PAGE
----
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Soil test results provide clues about struggling soybeans in 2021 - Part 5

This article was written by Angie Peltier, UMN Extension crops educator and Naeem Kalwar, NDSU Extension soil health specialist. This is the second article in a series dedicated to this topic. Click here to read the first article in this series and here to read the second, here to read the third and here for the fourth

Another cause of poor water infiltration and gas exchange

The type of clay minerals that exist in the Red River Valley have a tendency to shrink and swell more than other types of clay minerals. When soils are wet or thawed, these clay layers swell, and when dry and frozen, they tend to shrink. The swelling property is even more pronounced when there is more magnesium than calcium in a soil. That happens due to the bigger hydrated ionic size of magnesium ions versus calcium, which when sandwiched between clay sheets, let more water seep through resulting in excessive swelling.

Kalwar, an NDSU soil health specialist stationed in Langdon, ND, explains that it is both the numerical differences themselves and the magnitude of the differences in calcium and magnesium content that influences the severity of swelling. To not end up with a major swelling issue that negatively affects pore space, water infiltration and gas exchange, “Ideally, calcium content should be at least 2.5 times higher than magnesium content and 5 or more times higher than sodium,” says Kalwar.  In the field area with poor soybean growth, the 0 to 1 ft and 1 to 2 ft soil samples had 2.2 times and 2.1 times more magnesium compared to calcium, respectively. These results suggest that in that area of the field swelled clay particles likely significantly reduce the size of pore spaces, reducing the soil’s capacity for water infiltration and gas exchange (Figure 6). 

Figure 6. Soil element content of 0-1, 1-2 and 2-3 ft soil samples collected from areas of poor and good soybean growth in a Norman County, MN field (n=1). *The field areas with soil that has at least twice the magnesium content than calcium content is likely to sustain more swelling than normal.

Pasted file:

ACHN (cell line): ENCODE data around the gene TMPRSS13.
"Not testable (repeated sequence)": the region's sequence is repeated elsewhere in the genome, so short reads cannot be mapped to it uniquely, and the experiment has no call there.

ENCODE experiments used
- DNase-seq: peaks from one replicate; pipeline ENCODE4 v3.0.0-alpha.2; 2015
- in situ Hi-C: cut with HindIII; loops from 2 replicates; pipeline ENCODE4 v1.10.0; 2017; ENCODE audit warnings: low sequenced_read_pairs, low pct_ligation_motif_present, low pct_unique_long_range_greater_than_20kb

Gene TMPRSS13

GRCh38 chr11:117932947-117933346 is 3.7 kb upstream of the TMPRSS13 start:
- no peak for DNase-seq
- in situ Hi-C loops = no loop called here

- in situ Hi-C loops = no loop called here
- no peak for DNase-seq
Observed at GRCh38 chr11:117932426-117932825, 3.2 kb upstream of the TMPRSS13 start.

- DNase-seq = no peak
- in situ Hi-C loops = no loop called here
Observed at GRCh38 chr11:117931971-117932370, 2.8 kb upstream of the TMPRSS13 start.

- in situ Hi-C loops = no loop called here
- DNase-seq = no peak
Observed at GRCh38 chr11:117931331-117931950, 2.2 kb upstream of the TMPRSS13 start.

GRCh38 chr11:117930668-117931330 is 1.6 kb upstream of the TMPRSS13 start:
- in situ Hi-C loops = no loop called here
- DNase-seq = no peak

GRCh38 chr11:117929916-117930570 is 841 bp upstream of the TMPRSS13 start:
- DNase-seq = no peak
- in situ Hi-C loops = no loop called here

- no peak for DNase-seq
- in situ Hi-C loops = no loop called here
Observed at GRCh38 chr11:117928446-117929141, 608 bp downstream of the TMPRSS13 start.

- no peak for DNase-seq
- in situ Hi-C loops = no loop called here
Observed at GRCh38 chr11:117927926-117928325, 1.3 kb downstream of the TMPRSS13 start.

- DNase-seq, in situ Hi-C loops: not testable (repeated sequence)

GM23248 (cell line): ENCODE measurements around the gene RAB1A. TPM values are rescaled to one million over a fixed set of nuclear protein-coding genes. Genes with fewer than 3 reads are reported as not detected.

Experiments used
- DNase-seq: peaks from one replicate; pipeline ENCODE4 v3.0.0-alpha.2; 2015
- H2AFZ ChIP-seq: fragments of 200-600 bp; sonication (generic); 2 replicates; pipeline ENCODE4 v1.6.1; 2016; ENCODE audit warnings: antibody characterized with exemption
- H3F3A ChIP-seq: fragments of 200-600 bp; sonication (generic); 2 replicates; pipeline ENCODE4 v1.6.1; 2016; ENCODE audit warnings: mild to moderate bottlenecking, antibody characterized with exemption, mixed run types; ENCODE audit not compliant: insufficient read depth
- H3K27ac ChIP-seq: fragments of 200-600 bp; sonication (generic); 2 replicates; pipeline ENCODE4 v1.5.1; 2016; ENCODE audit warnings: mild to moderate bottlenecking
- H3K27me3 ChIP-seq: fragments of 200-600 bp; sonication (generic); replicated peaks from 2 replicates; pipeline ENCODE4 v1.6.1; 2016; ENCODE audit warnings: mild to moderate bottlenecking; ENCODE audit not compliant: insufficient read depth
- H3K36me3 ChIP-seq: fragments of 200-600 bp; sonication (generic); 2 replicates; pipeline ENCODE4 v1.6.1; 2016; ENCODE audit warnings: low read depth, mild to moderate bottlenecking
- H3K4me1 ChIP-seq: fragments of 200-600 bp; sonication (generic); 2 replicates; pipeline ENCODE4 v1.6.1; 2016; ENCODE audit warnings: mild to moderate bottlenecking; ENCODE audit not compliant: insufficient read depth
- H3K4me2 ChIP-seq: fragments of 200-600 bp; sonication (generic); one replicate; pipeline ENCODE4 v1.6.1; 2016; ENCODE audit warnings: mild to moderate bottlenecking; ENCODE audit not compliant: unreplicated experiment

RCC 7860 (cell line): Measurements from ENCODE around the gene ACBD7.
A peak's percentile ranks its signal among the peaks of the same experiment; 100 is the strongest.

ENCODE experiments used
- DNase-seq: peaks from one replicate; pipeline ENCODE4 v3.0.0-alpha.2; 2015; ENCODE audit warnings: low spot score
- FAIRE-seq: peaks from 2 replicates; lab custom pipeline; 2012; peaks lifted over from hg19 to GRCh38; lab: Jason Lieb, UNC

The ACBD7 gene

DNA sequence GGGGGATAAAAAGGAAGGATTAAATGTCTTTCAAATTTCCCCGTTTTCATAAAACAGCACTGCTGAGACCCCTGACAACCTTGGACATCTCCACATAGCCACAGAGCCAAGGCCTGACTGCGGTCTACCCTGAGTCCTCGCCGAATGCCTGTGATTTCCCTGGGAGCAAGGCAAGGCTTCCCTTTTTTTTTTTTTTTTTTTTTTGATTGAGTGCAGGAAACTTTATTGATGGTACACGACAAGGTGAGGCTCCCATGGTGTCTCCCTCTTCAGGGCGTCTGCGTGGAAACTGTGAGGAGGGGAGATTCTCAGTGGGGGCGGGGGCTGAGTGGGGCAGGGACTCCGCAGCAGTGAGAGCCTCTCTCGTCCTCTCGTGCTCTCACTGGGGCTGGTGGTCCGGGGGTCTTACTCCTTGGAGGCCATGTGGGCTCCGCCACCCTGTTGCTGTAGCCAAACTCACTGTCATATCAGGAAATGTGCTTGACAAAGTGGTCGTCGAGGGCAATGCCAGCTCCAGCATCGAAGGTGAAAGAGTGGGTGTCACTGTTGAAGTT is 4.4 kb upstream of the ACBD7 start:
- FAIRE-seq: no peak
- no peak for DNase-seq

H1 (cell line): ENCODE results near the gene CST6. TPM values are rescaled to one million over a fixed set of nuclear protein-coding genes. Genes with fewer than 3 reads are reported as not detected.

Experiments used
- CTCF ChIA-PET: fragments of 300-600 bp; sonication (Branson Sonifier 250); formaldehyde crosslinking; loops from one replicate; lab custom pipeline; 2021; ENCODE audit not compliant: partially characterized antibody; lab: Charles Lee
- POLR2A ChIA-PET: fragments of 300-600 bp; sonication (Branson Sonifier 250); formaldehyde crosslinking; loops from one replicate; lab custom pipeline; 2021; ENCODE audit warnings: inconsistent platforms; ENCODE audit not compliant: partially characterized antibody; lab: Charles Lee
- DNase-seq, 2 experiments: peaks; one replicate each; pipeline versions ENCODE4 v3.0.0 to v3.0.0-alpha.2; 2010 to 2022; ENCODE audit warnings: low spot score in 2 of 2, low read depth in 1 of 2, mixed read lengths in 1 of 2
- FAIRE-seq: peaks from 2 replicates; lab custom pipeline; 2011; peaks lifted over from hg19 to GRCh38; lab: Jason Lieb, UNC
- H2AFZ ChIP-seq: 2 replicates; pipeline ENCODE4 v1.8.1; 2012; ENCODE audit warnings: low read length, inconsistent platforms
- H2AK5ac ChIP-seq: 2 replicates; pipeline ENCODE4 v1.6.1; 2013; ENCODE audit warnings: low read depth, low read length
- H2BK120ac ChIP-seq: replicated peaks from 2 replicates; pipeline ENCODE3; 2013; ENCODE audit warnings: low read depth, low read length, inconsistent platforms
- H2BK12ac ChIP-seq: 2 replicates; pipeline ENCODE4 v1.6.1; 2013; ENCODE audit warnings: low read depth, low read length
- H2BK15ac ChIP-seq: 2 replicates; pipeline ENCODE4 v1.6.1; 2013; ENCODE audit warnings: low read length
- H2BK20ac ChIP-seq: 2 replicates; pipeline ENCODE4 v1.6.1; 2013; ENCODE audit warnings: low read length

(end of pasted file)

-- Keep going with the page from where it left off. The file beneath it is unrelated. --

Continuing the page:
The results of this soil elemental analysis reveal that the field area that had poorly growing soybeans may benefit from the addition of calcium by amending the soil with calcium sulfate or calcium chloride. High chloride concentrations can negatively impact soybean growth, development and yield and so in these alkaline soils calcium sulfate (gypsum) would be the better choice. In soils that have an acidic pH, calcium carbonate would be a better choice. Unfortunately, a couple of more tests should have been done on these samples, including determining the soil’s cation exchange capacity. This measurement would be needed to determine the rate of gypsum with which to amend the soil.

SCN egg densities.

It is human nature to try and find some positive aspect in any situation. Soybean cyst nematode population densities as estimated by egg counts revealed that when soil conditions are too tough for soybean to grow, conditions are too tough for SCN to build up large population densities. From the area of the field in which plants were growing well, the SCN population density would be considered high (11,350 eggs/100 cc) and from the area of the field in which plants were growing poorly, the SCN density would be considered low (900 eggs/100 cc).


Franzen, D., Gasch, C., Augustin, C., DeSutter, T., Kalwar, N. and Wick, A. 2019. Managing saline soils in North Dakota. NDSU Extension publication SF1087.

Rengasamy, P. and Marchuk, A, 2011. Cation Ratio of Structural Stability. Soil Research Journal. 49:280-285.


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